Monday, March 25, 2013

The Epistles of Heraclitus V-VI

V. "Heraclitus to Amphidamas

... If my body should become waterlogged before I heal it, it will sink into its fated spot. My soul, however, will not sink, but, since it is something immortal, it will fly up on high. Celestial dwellings will receive me...

In my disease, I have become somewhat gentler, because I do not encounter men, but am ill all by myself. Perhaps my soul is already prophesying its release from this prison and as it peeps out of this quivering body, it recalls its ancestral lands. When it comes from there, it donned a body--this dead thing, which others believe to be alive--flowing with phlegms, bile, pus, and blood, held firm by nerves, bones and flesh. If our emotions did not rationalize the punishment, would we not long ago have left behind the body and exited from it?"

VI. "To the same person,

... Amphidamas, these men [Heraclitus' doctors] and impiously, since they pretend to skills which they do not possess; they treat matters which they do not understand, and kill men in the name of medical science. Thereby they do injustice both to nature and to science.

It is certainly shameful to admit ignorance. It is even more shameful to profess knowledge when one does not have it. Why do they find pleasure in lying? Is it in order to obtain money by their deceit? It would be better for them to beg for it. For then they would at least be pitied, but, as it is, they are hated because they commit harm and lie. The other arts are simpler and hence are easily tested, but the more complex ones are difficult to examine.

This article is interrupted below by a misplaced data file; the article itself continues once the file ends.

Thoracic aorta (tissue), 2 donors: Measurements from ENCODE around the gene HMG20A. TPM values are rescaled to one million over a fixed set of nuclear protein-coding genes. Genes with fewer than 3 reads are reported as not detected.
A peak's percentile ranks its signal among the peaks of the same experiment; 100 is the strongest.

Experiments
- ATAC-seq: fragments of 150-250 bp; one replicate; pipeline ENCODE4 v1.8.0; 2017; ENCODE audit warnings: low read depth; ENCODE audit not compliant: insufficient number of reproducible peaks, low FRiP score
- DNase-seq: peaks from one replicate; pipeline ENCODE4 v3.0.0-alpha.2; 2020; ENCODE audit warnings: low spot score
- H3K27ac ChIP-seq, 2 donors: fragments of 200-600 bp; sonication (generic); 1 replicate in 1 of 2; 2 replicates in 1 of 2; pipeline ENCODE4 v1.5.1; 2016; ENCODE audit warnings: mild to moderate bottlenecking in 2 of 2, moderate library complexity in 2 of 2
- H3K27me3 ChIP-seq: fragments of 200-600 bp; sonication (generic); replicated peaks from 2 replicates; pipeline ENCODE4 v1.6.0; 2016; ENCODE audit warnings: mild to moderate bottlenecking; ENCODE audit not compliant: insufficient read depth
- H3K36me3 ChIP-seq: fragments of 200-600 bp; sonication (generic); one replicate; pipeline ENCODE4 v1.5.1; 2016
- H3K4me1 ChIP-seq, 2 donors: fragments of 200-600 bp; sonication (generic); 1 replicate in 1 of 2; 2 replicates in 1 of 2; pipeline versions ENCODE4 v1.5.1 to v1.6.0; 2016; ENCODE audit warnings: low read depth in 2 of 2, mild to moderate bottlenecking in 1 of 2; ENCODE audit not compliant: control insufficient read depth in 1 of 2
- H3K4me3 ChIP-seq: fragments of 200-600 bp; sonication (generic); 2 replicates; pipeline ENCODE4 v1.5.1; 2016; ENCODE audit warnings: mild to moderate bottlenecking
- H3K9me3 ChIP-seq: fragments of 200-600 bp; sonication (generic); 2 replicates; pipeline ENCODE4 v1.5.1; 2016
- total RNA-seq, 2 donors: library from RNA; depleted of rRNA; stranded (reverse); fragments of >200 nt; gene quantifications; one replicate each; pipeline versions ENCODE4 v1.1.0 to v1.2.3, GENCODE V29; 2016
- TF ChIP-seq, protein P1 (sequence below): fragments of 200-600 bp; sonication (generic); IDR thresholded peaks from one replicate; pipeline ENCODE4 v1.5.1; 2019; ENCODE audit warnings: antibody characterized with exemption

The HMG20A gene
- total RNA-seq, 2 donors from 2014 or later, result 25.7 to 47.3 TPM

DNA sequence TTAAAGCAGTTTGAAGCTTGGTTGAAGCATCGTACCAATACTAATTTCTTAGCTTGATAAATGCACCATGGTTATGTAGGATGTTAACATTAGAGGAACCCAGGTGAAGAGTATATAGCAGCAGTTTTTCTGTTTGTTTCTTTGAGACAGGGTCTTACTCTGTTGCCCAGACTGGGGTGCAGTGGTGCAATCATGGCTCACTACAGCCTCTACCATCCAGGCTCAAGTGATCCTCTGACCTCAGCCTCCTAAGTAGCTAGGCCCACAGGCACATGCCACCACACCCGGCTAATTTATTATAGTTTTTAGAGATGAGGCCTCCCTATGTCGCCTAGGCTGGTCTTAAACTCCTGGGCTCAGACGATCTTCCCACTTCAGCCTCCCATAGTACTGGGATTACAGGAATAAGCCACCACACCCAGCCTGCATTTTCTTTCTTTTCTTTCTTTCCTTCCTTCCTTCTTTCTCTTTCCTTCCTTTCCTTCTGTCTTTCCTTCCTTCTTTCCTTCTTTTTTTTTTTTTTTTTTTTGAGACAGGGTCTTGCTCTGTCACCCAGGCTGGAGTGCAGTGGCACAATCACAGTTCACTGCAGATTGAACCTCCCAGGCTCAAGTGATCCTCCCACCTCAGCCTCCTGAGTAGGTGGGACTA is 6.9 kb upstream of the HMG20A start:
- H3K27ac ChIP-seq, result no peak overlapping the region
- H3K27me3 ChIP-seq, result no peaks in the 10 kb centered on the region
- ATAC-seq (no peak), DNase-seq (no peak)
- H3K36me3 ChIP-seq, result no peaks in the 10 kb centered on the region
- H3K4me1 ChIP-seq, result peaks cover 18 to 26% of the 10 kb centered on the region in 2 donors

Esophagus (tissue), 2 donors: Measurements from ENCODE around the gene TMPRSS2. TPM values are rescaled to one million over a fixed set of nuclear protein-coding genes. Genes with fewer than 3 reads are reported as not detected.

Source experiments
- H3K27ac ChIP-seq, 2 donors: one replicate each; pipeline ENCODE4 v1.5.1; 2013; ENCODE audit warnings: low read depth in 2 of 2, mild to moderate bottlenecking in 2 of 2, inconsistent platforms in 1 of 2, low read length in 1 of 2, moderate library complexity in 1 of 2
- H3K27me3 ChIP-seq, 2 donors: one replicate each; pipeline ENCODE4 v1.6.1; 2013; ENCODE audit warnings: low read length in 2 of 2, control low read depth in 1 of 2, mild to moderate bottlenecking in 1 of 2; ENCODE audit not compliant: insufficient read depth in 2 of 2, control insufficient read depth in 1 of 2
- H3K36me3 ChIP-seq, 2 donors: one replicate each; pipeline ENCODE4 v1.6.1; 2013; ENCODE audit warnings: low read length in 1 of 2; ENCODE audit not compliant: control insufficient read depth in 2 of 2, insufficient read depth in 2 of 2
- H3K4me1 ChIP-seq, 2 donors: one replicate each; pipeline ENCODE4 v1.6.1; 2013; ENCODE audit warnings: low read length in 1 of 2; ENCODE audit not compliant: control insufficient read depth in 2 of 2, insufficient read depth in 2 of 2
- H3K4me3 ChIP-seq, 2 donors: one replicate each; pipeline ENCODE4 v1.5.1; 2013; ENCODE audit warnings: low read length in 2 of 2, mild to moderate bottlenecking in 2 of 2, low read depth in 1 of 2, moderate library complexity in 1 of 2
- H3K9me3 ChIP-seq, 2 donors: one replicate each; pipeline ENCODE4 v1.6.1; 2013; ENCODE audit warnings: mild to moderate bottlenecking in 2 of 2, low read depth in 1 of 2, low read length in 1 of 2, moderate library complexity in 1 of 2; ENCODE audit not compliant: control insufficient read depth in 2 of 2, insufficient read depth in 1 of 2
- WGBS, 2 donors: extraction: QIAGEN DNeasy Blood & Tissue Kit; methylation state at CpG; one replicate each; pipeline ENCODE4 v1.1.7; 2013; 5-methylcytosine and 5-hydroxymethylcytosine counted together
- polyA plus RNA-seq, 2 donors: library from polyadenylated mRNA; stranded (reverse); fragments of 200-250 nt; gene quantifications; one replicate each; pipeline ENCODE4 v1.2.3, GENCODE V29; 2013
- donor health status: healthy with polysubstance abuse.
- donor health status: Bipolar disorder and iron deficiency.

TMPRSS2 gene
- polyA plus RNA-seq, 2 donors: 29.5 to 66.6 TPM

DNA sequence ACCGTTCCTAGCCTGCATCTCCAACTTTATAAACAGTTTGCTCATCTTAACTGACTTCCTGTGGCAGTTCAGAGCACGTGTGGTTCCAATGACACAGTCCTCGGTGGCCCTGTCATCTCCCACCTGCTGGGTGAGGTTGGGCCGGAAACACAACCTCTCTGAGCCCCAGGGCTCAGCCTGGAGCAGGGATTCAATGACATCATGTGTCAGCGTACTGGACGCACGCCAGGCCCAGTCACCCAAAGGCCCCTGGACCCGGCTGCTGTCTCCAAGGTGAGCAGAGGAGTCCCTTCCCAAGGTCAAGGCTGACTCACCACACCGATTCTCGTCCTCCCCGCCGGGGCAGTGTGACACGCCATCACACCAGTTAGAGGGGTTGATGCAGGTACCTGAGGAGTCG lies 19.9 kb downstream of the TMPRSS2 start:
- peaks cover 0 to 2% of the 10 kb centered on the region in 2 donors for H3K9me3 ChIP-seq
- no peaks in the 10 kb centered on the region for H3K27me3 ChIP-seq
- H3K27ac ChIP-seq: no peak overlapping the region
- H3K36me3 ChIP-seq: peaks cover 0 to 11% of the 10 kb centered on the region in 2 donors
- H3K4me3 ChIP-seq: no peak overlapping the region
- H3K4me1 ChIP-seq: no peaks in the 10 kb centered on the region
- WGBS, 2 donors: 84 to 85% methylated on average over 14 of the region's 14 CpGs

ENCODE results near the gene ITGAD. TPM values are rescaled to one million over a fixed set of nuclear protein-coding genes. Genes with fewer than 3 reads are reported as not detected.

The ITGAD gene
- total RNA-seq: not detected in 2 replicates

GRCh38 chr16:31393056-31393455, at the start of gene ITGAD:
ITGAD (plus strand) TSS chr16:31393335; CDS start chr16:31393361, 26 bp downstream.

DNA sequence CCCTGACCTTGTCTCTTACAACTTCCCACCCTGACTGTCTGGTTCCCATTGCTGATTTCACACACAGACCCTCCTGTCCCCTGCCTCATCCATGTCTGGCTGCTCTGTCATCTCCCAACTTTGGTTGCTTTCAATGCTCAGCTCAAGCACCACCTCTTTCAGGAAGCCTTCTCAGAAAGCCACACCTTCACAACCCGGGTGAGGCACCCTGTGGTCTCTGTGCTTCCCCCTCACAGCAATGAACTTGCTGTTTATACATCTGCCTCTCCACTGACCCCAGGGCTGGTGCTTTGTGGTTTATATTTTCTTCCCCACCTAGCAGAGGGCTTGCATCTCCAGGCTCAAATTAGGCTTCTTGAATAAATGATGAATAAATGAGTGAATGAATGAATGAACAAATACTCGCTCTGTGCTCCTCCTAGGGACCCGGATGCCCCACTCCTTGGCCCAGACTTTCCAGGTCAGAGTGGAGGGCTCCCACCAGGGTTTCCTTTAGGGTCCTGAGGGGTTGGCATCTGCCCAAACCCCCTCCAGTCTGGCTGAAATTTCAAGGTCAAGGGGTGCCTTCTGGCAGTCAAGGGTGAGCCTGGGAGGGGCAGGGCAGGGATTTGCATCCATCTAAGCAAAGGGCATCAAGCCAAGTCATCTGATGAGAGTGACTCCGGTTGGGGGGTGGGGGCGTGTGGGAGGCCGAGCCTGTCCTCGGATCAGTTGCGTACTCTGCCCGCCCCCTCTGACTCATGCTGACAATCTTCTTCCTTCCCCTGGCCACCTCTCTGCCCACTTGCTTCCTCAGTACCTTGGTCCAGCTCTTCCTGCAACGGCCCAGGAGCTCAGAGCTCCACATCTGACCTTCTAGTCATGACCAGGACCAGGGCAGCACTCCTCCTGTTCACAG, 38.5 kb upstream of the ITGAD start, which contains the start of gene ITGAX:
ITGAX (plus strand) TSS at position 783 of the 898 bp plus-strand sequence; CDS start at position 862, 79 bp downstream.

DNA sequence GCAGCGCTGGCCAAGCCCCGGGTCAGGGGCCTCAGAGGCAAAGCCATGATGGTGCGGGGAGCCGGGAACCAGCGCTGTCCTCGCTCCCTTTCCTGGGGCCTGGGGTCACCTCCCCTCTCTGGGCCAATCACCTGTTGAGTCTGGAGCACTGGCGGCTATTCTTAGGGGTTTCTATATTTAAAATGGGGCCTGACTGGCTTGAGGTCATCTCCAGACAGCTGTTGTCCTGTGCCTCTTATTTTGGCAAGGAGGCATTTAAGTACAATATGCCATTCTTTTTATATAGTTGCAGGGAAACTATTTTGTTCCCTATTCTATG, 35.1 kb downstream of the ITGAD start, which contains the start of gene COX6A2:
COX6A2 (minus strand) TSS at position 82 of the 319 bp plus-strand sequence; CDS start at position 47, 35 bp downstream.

So many men in the city have come to me! Not one of them is a physician, but all are cheats and quacks... They do not know that God heals the great bodies in the cosmos, that he equalizes their imbalance, unifies what is broken up, hastens to compress what has slipped apart, gathers what is dispersed, brightens what is dark, confines what has been carried off, pursues what escapes, illuminates the darkness with light, imposes limit on the boundless, gives form to the formless, and fills with vision that which is insensate. He penetrates all being, harmonizing, molding, dissolving, hardening, liquefying. He melts what is dry into something wet and constitutes it in a liquid state. He makes incense go up in smoke, and thickens the flaccid air. He continuously impels some things down from above, and settles others from below. This is therapy/healing for an all cosmos. I shall imitate this in myself and to the others I bid farewell."


Translated by Harold W. Attridge in "First-Century Cynicism in the Epistles of Heraclitus."

Read more of Heraclitus letters:

<-| I-IV |-| V-VI |-| VII |->

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